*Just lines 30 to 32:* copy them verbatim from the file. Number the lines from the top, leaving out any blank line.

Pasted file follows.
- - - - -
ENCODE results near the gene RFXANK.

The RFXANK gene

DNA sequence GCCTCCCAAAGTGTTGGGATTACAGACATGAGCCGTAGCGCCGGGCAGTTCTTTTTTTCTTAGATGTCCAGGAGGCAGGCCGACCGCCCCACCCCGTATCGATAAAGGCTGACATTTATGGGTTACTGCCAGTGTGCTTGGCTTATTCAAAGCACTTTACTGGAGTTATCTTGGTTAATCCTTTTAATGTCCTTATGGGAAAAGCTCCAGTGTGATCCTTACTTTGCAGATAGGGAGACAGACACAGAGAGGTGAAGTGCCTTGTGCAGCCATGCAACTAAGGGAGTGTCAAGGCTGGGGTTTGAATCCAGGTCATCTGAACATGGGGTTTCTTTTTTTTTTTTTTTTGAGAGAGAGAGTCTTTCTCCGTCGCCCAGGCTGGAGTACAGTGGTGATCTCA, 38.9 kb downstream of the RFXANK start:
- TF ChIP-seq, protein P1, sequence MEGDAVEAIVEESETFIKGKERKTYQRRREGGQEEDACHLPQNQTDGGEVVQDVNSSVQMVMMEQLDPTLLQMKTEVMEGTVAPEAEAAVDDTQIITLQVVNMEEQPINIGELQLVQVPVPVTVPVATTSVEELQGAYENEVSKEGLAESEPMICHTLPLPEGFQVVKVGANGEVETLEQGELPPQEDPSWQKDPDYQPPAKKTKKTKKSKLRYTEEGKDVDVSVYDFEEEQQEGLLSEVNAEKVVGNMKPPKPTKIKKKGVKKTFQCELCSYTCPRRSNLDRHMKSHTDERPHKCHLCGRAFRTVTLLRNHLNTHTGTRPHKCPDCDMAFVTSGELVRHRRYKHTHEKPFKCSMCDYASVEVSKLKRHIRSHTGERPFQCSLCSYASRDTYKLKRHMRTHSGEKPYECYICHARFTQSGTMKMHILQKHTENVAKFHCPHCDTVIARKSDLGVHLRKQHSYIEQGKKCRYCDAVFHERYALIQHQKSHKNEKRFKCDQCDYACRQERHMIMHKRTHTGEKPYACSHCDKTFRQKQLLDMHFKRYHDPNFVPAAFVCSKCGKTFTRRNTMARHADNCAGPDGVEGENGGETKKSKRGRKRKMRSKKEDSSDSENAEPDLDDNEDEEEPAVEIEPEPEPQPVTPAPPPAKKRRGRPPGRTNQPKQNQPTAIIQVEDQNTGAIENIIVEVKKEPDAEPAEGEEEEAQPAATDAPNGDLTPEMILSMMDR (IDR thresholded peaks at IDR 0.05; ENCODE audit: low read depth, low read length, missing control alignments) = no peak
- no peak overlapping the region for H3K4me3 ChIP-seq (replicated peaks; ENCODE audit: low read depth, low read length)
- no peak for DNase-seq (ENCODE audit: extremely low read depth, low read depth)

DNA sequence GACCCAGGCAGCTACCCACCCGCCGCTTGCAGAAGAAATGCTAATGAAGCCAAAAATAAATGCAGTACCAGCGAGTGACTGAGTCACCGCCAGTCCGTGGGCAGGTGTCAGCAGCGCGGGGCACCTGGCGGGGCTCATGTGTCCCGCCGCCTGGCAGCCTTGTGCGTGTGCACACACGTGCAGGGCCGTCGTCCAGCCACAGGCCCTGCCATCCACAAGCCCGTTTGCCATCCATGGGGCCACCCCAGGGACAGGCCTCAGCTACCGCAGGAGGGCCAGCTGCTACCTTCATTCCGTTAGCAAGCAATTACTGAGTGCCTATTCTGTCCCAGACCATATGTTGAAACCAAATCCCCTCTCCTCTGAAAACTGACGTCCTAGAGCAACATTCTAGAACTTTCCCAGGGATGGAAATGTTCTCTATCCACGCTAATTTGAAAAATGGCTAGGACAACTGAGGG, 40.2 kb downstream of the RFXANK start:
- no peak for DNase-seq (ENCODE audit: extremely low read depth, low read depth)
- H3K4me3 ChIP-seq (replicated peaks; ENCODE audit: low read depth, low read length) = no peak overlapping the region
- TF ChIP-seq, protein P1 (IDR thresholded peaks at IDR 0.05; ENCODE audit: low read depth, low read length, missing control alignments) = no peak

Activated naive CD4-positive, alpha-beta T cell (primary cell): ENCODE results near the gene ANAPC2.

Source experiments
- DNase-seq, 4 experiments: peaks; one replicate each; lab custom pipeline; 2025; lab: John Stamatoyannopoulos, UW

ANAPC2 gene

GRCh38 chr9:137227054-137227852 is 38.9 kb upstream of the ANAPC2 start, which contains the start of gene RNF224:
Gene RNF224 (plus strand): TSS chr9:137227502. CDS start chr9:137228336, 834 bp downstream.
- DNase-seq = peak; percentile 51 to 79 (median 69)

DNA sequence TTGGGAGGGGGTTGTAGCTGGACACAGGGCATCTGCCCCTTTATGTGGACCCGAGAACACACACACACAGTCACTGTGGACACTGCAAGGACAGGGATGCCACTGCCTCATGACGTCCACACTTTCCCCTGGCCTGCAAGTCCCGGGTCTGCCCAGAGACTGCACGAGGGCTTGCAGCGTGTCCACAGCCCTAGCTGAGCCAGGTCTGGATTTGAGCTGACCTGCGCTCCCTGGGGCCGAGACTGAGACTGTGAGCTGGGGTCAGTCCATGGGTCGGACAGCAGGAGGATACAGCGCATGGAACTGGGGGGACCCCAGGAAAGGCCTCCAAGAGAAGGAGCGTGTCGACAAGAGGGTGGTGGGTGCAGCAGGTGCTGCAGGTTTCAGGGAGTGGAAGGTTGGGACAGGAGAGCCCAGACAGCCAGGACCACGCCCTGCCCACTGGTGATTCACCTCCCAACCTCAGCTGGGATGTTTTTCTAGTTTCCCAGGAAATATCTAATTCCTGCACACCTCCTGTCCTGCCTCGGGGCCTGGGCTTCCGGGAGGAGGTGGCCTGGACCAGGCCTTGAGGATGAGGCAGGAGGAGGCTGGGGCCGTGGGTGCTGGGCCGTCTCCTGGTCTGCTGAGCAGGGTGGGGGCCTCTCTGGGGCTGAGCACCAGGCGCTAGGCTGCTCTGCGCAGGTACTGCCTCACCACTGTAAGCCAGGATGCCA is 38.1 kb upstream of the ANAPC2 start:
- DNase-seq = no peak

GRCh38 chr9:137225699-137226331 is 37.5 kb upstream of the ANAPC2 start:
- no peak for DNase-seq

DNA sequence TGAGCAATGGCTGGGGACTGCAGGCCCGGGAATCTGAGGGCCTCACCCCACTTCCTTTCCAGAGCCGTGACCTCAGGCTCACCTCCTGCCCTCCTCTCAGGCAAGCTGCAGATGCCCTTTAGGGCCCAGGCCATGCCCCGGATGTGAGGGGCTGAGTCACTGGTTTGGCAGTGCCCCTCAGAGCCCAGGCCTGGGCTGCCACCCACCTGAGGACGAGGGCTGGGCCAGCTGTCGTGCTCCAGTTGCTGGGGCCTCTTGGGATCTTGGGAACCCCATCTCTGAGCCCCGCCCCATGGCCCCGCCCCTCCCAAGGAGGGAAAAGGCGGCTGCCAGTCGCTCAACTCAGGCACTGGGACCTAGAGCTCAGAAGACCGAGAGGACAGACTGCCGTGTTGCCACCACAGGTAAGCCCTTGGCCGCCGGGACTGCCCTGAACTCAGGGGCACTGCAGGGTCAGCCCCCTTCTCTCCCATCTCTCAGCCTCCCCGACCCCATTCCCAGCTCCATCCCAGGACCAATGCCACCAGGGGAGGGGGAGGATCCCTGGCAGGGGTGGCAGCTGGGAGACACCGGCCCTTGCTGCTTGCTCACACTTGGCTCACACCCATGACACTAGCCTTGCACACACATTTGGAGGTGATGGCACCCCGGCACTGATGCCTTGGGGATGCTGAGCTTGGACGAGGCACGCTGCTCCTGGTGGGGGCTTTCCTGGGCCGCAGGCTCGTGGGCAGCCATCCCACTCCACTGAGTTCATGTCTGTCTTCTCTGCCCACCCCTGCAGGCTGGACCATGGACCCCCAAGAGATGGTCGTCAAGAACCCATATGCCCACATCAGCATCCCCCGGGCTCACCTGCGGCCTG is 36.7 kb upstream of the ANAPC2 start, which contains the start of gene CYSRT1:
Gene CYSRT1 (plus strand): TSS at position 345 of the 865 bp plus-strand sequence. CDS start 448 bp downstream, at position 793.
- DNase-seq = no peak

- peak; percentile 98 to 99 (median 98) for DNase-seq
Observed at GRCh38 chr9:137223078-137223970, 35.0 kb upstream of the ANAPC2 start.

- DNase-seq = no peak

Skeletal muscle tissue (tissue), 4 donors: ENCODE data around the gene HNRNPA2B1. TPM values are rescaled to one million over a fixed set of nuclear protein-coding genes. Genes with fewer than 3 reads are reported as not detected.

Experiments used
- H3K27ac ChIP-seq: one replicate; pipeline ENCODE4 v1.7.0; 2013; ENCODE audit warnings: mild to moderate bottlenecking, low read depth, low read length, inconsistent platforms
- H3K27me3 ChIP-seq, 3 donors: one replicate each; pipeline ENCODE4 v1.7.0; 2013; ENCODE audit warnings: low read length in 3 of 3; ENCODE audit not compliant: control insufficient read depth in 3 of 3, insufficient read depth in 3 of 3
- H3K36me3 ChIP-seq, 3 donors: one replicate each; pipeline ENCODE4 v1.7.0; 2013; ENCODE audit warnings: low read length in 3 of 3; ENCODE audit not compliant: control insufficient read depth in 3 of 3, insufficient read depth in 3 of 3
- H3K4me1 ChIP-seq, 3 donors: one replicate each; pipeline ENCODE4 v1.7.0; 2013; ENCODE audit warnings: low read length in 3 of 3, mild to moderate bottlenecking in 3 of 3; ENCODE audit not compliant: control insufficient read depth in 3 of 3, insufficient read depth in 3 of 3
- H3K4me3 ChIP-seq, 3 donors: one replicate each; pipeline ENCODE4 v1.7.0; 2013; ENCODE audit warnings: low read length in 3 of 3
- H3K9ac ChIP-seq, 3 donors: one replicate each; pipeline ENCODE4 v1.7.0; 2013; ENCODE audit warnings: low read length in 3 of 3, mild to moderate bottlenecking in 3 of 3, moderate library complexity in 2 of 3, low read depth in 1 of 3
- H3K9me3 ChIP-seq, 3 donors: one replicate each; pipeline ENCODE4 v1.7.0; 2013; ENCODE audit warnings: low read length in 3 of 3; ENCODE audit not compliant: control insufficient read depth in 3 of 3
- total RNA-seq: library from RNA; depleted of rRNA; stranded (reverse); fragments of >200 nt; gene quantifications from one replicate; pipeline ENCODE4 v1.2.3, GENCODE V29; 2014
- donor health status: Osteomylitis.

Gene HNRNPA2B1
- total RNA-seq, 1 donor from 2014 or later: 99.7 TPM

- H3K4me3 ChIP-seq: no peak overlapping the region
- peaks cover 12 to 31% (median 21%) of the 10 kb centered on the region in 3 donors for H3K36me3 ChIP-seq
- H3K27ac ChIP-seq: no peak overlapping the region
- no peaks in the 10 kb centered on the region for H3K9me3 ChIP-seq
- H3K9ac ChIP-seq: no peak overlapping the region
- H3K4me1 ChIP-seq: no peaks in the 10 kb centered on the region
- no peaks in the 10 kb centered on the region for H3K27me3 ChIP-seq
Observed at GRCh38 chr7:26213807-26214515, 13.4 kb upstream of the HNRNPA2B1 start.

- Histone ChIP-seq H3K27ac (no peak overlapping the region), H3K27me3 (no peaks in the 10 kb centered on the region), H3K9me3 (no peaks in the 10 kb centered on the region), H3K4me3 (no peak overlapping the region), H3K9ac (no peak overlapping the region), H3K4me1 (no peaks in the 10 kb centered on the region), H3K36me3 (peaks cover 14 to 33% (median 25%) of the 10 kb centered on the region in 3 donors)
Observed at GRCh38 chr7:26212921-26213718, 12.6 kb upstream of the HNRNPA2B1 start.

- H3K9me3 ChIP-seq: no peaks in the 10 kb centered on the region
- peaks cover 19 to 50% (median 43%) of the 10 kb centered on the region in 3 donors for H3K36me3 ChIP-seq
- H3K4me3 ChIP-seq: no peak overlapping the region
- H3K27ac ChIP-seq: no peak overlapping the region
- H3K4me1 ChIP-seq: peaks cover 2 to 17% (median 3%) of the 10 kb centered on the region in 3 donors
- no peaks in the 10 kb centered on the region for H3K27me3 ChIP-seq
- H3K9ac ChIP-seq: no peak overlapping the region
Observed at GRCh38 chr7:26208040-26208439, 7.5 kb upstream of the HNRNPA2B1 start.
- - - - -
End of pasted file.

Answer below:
- H3K27ac ChIP-seq: one replicate; pipeline ENCODE4 v1.7.0; 2013; ENCODE audit warnings: mild to moderate bottlenecking, low read depth, low read length, inconsistent platforms
- H3K27me3 ChIP-seq, 3 donors: one replicate each; pipeline ENCODE4 v1.7.0; 2013; ENCODE audit warnings: low read length in 3 of 3; ENCODE audit not compliant: control insufficient read depth in 3 of 3, insufficient read depth in 3 of 3
- H3K36me3 ChIP-seq, 3 donors: one replicate each; pipeline ENCODE4 v1.7.0; 2013; ENCODE audit warnings: low read length in 3 of 3; ENCODE audit not compliant: control insufficient read depth in 3 of 3, insufficient read depth in 3 of 3